Creating a free account will enable you to subscribe to our daily and weekly email newsletters, as well as customize your reading experience to show only the categories most relevant to you.
Signing up only take a few minutes, so why not give it a try and see what you've been missing out on.
Researchers have taken detailed images and measurements of the morphing structure of a brain protein thought to play a role in Parkinson's disease, information that could aid the development of medications to treat the condition.
The protein, called alpha synuclein (pronounced sine-yoo-cline), ordinarily exists in a globular shape. However, the protein morphs into harmful structures known as amyloid fibrils, which are linked to protein molecules that form in the brains of patients with neurodegenerative diseases.
"The abnormal protein formation characterizes a considerable number of human diseases, such as Alzheimer's, Parkinson's and Huntington's diseases and type II diabetes," said Lia Stanciu, an associate professor of materials engineering at Purdue University.
Until now, the transition from globular to fibrils had not been captured and measured.
Researchers incubated the protein in a laboratory and then used an electron microscope and a technique called cryoelectron microscopy to snap thousands of pictures over 24 hours, capturing its changing shape. The protein was frozen at specific time intervals with liquid nitrogen.
Findings reveal that the protein morphs from its globular shape into "protofibril" strands that assemble into pore-like rings. These rings then open up, forming pairs of protofibrils that assemble into fibrils through hydrogen bonds.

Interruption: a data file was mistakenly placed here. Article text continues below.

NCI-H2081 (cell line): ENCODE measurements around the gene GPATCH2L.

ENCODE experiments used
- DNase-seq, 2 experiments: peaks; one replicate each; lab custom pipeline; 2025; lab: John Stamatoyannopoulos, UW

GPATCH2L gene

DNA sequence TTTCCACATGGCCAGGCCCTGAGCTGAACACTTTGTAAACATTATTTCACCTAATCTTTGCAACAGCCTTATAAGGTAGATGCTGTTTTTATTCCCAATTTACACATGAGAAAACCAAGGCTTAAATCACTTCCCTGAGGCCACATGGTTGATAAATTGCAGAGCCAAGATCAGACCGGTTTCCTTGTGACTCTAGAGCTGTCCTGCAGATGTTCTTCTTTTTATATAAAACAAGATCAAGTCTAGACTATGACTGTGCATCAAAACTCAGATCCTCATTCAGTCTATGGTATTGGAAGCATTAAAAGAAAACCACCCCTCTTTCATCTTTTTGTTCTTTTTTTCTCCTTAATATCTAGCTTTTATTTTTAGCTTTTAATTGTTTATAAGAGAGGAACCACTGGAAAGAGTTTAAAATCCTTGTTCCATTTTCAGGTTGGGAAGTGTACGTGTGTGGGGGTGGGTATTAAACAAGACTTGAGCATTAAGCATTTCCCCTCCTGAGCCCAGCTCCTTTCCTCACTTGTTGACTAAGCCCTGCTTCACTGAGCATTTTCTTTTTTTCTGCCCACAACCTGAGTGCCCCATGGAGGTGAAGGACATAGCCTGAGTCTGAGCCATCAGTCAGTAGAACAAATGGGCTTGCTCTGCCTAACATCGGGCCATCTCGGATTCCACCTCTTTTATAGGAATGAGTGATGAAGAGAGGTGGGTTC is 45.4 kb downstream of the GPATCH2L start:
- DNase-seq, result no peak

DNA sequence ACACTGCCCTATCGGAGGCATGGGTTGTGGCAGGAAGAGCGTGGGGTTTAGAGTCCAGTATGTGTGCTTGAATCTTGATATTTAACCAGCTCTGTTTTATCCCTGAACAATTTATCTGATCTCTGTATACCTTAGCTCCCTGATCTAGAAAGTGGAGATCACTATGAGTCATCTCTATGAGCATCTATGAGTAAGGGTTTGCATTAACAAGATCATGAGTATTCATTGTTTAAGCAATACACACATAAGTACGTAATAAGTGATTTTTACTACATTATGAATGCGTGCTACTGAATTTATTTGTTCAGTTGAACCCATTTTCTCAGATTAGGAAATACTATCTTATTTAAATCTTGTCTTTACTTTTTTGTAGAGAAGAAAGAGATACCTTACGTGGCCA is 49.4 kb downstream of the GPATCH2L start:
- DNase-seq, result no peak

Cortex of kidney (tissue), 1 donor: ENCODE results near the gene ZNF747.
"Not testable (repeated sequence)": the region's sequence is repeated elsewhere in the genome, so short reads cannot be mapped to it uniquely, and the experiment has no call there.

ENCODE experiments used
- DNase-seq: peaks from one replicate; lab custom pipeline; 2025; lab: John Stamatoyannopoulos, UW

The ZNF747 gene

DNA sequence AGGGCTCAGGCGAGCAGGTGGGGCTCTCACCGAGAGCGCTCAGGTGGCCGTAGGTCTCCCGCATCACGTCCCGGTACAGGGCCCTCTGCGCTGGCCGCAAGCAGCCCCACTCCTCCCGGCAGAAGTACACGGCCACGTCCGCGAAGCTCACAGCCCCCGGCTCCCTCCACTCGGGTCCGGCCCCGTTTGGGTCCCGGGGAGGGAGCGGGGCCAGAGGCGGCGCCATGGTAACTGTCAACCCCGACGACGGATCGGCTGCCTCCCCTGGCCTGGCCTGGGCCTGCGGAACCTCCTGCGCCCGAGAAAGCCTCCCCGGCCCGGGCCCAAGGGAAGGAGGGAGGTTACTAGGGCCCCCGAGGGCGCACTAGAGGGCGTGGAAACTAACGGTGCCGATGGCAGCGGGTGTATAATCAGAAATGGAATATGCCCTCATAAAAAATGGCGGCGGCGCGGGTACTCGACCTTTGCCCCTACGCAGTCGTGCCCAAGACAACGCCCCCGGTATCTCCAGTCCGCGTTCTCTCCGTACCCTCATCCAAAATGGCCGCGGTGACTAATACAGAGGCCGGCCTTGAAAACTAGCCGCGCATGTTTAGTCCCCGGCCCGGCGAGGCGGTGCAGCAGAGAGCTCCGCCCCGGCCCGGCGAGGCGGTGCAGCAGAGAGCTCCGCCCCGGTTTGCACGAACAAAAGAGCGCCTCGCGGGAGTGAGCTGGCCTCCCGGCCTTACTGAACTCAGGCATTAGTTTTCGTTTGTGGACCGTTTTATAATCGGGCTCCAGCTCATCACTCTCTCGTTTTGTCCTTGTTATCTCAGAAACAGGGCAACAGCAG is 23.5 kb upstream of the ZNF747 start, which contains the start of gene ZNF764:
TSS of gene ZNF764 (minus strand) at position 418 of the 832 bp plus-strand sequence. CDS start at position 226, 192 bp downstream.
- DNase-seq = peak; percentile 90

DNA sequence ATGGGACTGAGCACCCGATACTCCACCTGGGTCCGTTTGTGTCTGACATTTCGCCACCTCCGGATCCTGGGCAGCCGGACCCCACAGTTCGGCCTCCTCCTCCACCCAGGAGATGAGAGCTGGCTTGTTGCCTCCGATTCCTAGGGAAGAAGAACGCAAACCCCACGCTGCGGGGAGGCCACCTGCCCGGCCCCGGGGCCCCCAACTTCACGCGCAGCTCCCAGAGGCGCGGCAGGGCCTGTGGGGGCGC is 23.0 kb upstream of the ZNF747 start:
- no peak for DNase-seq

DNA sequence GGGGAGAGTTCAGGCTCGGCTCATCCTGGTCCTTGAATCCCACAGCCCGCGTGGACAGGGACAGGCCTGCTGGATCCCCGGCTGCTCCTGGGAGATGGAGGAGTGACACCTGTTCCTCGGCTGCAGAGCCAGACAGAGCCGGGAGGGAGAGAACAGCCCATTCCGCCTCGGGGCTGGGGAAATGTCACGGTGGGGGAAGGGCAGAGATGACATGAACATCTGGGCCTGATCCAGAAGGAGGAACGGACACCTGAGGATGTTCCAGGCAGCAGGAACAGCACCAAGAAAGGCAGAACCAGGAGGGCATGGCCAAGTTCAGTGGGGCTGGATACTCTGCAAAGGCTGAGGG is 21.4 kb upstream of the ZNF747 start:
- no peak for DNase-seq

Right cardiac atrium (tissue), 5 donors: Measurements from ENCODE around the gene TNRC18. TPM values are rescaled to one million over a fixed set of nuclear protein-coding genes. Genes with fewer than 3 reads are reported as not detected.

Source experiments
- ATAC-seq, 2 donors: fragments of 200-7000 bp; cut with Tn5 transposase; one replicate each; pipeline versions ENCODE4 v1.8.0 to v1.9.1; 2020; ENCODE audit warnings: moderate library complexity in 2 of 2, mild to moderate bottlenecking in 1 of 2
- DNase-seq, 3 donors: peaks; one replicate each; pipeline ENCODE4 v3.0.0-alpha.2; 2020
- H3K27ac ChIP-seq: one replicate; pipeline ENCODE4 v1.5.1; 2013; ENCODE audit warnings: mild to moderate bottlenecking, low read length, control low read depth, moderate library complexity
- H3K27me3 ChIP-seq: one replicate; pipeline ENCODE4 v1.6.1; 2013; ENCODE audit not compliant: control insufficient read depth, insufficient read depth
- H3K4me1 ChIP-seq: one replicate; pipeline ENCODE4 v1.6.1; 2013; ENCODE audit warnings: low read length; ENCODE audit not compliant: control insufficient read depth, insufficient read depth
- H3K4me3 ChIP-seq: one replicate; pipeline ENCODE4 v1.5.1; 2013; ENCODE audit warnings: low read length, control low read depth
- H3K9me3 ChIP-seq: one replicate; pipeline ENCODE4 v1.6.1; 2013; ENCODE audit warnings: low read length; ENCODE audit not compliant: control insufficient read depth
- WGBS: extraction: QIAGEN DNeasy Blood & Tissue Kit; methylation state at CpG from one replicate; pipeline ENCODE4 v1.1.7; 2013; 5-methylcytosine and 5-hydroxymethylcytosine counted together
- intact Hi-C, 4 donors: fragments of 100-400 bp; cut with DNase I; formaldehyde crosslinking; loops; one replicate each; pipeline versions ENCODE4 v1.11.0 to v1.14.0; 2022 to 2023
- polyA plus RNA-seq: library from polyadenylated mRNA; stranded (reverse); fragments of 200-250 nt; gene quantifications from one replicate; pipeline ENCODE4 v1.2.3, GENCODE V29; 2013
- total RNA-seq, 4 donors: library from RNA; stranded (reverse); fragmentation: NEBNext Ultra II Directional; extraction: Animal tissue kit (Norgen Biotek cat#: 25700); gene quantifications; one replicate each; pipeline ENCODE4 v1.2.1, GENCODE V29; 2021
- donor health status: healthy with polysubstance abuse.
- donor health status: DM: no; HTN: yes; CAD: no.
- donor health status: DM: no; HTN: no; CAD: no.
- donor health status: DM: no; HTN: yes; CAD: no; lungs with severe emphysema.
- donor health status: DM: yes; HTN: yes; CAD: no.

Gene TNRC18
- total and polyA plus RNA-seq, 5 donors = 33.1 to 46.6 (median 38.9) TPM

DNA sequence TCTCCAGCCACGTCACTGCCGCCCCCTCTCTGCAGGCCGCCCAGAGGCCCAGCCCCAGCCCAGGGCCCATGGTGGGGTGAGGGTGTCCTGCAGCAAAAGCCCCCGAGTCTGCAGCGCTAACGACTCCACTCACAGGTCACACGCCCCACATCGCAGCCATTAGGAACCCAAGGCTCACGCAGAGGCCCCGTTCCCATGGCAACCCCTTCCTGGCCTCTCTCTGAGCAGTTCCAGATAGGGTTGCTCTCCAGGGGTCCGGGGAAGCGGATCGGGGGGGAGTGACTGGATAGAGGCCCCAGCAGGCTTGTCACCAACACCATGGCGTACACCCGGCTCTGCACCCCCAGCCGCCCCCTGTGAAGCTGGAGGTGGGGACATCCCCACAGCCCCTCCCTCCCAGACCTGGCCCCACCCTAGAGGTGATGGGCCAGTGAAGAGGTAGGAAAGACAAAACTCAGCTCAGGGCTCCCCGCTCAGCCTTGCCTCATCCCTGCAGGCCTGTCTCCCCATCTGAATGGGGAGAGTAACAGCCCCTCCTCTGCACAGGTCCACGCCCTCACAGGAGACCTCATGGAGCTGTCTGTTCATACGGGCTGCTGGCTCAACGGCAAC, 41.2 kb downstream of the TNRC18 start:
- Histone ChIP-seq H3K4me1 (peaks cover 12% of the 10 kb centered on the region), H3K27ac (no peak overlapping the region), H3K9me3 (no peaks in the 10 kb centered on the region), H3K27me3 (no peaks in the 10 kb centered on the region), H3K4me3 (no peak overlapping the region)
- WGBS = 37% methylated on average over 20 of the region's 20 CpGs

"We found a correlation between protoﬁbrils in these rings and the ﬁbrils, for the ﬁrst time to our knowledge, by measuring their true sizes and visualizing the aggregation steps," Stanciu said. "A better understanding of the mechanism yields fresh insight into the pathogenesis of amyloid-related diseases and may provide us the opportunity to develop additional therapeutic strategies."
Parkinson's disease affects 1 percent to 2 percent of people older than 60, and an increase in its prevalence is anticipated in coming decades.
The findings were detailed in a research paper appearing in the June issue of the Biophysical Journal. The paper was authored by doctoral student Hangyu Zhang; former postdoctoral research associate Amy Griggs; Jean-Christophe Rochet, an associate professor of medicinal chemistry and molecular pharmacology; and Stanciu.
The researchers caused the protein to morph into fibrils by exposing it to copper, mimicking what happens when people are exposed to lead and other heavy metals. The contaminants interfere with the protein, changing the oxidation states of ions in its structure.
The research was funded by the National Institutes of Health. Future work will include experiments focusing on what happens when higher concentrations of copper are used.
Written by Emil Venere
Article adapted by Medical News Today from original press release. Click 'references' tab above for source.
Visit our Parkinson's Disease category page for the latest news on this subject.
Please use one of the following formats to cite this article in your essay, paper or report:
Emil Venere, Purdue University. "Research yields first detailed view of morphing Parkinson's protein." Medical News Today. MediLexicon, Intl., 9 Sep. 2013. Web.
19 Apr. 2014. <http://www.medicalnewstoday.com/releases/265798>
Emil Venere, Purdue University. (2013, September 9). "Research yields first detailed view of morphing Parkinson's protein." Medical News Today. Retrieved from
Please note: If no author information is provided, the source is cited instead.
If you write about specific medications, operations, or procedures please do not name healthcare professionals by name.
For any corrections of factual information, or to contact our editorial team, please use our feedback form. Please send any medical news or health news press releases to:
Note: Any medical information published on this website is not intended as a substitute for informed medical advice and you should not take any action before consulting with a health care professional. For more information, please read our terms and conditions.
This page was printed from: http://www.medicalnewstoday.com/releases/265798.php
Visit www.medicalnewstoday.com for medical news and health news headlines posted throughout the day, every day.
© 2004-2014 All rights reserved. MNT is the registered trade mark of MediLexicon International Limited.